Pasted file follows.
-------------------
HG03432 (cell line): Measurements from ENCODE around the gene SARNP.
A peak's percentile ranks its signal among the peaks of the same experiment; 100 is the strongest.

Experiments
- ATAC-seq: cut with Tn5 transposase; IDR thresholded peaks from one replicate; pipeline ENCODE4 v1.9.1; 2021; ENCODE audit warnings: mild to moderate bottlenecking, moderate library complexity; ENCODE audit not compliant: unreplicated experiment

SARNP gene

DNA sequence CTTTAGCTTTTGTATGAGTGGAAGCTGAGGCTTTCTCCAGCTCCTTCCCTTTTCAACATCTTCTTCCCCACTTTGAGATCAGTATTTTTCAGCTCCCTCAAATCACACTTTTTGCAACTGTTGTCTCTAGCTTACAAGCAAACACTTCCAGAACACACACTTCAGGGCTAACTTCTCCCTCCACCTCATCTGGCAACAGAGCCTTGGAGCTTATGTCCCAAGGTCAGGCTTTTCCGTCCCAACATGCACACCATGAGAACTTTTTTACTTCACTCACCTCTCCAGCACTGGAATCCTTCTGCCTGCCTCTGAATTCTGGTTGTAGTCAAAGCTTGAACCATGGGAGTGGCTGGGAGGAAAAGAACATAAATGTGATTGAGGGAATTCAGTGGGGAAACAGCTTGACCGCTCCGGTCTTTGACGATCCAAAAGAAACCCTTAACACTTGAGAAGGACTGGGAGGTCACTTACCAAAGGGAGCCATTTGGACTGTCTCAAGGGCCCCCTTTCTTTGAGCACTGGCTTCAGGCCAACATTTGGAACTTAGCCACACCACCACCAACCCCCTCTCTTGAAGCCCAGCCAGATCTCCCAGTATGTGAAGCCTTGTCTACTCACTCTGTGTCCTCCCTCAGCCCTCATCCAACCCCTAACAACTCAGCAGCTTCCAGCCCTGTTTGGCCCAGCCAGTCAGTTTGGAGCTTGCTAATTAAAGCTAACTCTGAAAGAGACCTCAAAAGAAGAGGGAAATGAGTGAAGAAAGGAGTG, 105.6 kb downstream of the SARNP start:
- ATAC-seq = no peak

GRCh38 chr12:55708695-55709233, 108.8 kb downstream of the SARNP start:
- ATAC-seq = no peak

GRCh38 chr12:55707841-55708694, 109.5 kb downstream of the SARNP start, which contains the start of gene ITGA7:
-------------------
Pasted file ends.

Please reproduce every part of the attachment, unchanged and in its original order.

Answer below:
HG03432 (cell line): Measurements from ENCODE around the gene SARNP.
A peak's percentile ranks its signal among the peaks of the same experiment; 100 is the strongest.

Experiments
- ATAC-seq: cut with Tn5 transposase; IDR thresholded peaks from one replicate; pipeline ENCODE4 v1.9.1; 2021; ENCODE audit warnings: mild to moderate bottlenecking, moderate library complexity; ENCODE audit not compliant: unreplicated experiment

SARNP gene

DNA sequence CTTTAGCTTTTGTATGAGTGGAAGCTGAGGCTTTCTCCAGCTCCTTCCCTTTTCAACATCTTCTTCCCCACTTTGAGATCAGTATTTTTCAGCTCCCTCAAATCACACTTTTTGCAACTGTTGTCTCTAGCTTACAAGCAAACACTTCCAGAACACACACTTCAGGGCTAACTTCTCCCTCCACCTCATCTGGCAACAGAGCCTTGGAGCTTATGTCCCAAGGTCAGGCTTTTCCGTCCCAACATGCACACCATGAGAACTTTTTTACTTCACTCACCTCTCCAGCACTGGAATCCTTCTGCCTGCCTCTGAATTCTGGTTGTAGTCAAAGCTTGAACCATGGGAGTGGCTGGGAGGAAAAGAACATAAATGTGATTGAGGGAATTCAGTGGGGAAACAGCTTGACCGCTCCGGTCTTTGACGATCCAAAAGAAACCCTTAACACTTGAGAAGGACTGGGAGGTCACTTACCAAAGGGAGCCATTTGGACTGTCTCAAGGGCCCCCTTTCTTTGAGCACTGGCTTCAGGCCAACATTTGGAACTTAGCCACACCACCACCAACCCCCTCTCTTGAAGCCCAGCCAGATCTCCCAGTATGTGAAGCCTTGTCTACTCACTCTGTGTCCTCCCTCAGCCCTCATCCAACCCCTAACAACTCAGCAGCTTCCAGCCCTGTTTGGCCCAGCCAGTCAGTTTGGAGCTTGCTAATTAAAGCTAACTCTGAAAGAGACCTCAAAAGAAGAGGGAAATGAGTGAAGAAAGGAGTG, 105.6 kb downstream of the SARNP start:
- ATAC-seq = no peak

GRCh38 chr12:55708695-55709233, 108.8 kb downstream of the SARNP start:
- ATAC-seq = no peak

GRCh38 chr12:55707841-55708694, 109.5 kb downstream of the SARNP start, which contains the start of gene ITGA7: